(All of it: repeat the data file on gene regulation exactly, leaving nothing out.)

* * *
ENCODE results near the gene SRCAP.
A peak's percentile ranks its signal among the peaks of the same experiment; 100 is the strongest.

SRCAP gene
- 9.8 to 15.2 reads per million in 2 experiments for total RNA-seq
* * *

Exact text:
ENCODE results near the gene SRCAP.
A peak's percentile ranks its signal among the peaks of the same experiment; 100 is the strongest.

SRCAP gene
- 9.8 to 15.2 reads per million in 2 experiments for total RNA-seq